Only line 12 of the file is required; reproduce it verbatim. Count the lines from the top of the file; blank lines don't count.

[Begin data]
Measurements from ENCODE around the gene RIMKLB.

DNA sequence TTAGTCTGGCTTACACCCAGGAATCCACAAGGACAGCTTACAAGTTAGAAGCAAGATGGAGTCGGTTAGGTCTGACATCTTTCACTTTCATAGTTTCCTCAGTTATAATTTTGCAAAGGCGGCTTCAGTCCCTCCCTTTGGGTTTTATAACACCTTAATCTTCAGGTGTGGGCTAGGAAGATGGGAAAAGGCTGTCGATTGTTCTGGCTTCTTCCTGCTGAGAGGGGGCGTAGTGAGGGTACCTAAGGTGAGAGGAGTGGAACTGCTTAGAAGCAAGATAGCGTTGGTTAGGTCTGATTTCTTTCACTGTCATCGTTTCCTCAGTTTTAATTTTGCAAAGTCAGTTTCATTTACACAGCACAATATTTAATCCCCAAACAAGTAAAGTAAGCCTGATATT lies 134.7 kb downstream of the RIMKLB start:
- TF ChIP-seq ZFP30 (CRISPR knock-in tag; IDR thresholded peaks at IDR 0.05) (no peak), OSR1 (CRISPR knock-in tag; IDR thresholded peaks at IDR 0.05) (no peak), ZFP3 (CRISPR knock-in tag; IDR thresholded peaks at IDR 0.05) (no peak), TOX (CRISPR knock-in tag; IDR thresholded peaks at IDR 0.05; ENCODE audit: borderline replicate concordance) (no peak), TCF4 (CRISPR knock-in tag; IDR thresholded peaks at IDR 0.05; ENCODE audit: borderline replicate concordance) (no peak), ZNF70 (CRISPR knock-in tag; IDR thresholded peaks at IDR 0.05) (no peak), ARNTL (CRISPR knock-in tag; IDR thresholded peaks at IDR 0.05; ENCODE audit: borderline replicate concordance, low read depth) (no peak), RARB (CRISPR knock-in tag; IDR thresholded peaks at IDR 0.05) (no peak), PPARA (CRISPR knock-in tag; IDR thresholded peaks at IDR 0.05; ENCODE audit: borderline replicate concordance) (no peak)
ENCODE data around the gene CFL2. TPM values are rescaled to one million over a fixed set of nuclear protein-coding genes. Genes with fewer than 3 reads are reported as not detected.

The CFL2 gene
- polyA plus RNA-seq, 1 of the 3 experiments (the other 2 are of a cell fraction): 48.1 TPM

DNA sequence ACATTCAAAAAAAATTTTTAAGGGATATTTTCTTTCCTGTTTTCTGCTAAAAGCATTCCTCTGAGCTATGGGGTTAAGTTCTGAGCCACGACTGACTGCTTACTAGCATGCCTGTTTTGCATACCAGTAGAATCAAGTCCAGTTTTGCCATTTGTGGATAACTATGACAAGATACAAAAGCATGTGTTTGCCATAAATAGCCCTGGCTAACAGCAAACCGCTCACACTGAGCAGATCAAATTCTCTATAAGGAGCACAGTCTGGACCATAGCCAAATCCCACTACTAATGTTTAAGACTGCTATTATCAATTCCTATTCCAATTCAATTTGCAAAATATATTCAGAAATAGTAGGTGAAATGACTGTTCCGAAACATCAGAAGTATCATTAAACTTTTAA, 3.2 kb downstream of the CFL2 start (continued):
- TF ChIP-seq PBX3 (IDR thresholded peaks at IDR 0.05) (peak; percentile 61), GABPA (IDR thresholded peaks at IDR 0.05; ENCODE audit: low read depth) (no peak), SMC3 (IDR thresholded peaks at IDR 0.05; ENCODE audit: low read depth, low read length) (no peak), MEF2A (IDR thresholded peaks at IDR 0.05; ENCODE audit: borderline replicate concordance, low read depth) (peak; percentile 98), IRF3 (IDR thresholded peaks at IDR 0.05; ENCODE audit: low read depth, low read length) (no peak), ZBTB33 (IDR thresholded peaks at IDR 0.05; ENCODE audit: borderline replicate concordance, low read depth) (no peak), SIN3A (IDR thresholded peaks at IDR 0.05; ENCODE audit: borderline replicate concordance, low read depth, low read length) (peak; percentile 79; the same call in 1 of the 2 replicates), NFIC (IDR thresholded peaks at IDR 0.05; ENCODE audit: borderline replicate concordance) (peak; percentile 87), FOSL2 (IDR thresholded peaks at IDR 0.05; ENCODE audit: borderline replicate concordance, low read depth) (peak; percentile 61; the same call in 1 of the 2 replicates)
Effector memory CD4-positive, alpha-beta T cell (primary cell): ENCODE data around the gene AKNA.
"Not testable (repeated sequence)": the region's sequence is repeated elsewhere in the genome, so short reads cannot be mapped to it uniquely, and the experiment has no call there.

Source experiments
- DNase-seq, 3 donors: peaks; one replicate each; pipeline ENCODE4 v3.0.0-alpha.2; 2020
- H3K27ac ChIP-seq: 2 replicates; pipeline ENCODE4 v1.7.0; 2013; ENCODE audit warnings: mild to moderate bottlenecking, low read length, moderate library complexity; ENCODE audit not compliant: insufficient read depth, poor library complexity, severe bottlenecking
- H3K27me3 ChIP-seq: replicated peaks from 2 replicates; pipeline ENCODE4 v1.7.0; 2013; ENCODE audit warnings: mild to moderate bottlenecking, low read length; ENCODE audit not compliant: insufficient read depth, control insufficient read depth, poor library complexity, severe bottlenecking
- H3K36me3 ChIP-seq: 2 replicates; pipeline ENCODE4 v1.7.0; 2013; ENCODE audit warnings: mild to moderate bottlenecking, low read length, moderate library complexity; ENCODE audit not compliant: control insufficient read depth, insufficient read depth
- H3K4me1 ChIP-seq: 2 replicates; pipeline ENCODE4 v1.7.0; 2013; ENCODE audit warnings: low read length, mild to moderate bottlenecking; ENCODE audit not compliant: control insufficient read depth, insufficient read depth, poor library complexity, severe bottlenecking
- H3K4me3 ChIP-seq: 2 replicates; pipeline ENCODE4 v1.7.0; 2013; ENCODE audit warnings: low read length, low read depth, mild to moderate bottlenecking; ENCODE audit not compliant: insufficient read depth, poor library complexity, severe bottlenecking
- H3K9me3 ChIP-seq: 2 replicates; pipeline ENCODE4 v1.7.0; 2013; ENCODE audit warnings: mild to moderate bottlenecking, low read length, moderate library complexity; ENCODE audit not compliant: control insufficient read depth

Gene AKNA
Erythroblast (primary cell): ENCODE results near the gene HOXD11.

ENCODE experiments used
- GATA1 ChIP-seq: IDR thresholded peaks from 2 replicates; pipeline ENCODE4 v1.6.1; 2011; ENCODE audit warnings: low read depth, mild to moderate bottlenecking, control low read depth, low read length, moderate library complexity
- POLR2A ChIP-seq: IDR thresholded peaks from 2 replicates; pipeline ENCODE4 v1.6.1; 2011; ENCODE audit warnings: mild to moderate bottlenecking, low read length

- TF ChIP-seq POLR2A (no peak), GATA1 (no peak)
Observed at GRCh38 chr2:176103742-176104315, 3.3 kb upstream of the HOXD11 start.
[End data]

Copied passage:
- DNase-seq, 3 donors: peaks; one replicate each; pipeline ENCODE4 v3.0.0-alpha.2; 2020